Tent #24 was named for Louisa E. Volker born in St. Louis, Missouri, in 1838.
Mineral Point was an important junction for the St. Louis and Iron Mountain Railroad, which had been built south from St. Louis to Pilot Knob, Missouri. Around the beginning of 1863, Miss Volker became a member of the U.S. Military Telegraph Corps. About seven months previous, Miss Volker had relieved C. T. Barrett. Operator at Mineral Point, and became at once the first lady operator in the Corps, west of the Mississippi.
On a former occasion, the station six miles north of the Point was attacked by cavalry, surprising Captain Lippencott’s Company, which being driven off, collected at Mineral Point. Miss Volker had previously ascertained the presence of the enemy, telegraphed to Pilot Knob the situation, and started the repairer north to mend the line. She sat by the instrument all night in expectation of an attack on Mineral Point.
Later, September 19, 1864, Confederate Major General Sterling Price crossed over from Arkansas into Missouri at the head of a force of 12,000-15,000 men. This would later be known as Price’s Raid. Union forces under the command of Major General A. J. Smith were encamped in the area of Mineral Point. Smith’s command was concentrated to meet a portion of Price’s troops expected there, and called in his out-posts, awaiting attack. A train laden with soldiers and refugees, including the Irondale operator was delayed in the consequence of injury done. The attack on the train which followed was repulsed, the track repaired, and the train saved. By this time the woods were filled with Confederates, and picket firing began. Miss Volker, operating at the Point having been at her instrument continuously for two days and nights, was relieved by the Irondale operator.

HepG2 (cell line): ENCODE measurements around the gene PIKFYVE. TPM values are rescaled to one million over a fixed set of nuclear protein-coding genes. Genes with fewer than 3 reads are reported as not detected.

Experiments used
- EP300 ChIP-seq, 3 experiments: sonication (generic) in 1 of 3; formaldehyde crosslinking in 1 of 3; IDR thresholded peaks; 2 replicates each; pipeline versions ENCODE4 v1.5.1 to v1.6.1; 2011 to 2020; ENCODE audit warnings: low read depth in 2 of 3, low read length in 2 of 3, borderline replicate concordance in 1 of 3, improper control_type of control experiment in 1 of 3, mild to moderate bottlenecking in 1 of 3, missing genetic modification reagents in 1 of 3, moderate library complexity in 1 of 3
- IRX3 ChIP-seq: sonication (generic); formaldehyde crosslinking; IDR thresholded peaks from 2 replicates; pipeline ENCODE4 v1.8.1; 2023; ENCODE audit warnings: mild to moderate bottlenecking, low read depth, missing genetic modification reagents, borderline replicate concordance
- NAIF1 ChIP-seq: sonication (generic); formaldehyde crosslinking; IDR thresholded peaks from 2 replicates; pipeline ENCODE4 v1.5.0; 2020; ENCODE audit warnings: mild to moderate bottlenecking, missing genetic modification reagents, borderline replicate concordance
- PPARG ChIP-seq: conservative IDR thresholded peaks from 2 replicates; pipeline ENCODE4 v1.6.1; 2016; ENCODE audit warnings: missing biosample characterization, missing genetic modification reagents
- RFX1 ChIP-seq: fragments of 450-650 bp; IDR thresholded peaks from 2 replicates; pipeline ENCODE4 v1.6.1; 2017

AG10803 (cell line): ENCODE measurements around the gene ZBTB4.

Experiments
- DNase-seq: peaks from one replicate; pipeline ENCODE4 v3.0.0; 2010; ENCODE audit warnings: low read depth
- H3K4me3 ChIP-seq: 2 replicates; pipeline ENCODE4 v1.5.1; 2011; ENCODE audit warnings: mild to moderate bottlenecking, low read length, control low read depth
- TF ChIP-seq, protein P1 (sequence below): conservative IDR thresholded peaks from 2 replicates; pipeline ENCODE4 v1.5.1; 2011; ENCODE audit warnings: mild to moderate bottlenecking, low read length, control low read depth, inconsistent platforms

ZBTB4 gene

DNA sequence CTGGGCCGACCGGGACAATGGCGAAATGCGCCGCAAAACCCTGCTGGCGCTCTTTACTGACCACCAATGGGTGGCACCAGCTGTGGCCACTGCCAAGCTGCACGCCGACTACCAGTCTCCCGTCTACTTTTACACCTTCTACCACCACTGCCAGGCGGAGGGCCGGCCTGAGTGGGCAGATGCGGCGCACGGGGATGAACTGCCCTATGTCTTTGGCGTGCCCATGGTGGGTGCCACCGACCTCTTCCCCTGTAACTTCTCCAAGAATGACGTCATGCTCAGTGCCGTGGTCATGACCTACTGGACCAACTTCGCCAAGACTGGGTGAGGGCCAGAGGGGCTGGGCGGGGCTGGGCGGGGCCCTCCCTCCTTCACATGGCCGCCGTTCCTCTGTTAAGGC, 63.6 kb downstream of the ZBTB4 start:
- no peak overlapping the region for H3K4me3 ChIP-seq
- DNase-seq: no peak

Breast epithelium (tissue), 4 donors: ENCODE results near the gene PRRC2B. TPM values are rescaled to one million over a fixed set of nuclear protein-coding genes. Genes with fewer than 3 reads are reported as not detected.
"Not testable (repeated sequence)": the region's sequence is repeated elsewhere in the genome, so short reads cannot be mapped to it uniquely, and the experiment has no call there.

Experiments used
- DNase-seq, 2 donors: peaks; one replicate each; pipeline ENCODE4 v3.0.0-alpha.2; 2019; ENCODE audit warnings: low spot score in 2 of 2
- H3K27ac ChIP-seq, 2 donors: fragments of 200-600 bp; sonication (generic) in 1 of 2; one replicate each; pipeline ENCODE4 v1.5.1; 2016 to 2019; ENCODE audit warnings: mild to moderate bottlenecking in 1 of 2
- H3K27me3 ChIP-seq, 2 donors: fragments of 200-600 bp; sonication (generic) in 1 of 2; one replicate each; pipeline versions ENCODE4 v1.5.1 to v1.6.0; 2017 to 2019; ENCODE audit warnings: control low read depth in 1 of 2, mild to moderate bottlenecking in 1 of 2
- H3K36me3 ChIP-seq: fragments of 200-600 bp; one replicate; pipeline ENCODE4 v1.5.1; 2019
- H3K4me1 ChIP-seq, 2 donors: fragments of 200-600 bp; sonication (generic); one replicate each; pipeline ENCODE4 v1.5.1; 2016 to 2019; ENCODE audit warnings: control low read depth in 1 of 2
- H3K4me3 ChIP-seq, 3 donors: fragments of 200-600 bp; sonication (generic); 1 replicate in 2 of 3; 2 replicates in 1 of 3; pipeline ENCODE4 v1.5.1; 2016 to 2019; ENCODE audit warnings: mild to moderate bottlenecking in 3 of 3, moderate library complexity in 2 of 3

Louisa married Captain Thomas Hanlon Macklind in St. Louis. Louisa Macklind evidently gave up telegraphy after her marriage; however, she took an interest in a field that was just beginning to be open to women in the 1870s-stenography. She not only learned stenography, but also gave free instruction to poor girls of the city. Then in 1895, age 58, she graduated from Women’s Medical College in St. Louis, and was granted license #6720 for regular practice medicine. She never practiced extensively and most of her practice was devoted to charity cases. Louisa Macklind died on May 21, 1905. Her obituary in the May 22nd St. Louis Dispatch under the heading, “First Woman War Telegrapher Dead.” She was buried in Bellefontaine Cemetery.
(Image of Louisa Volker Macklind courtesy of the family: William Nager & Tiffany Parker)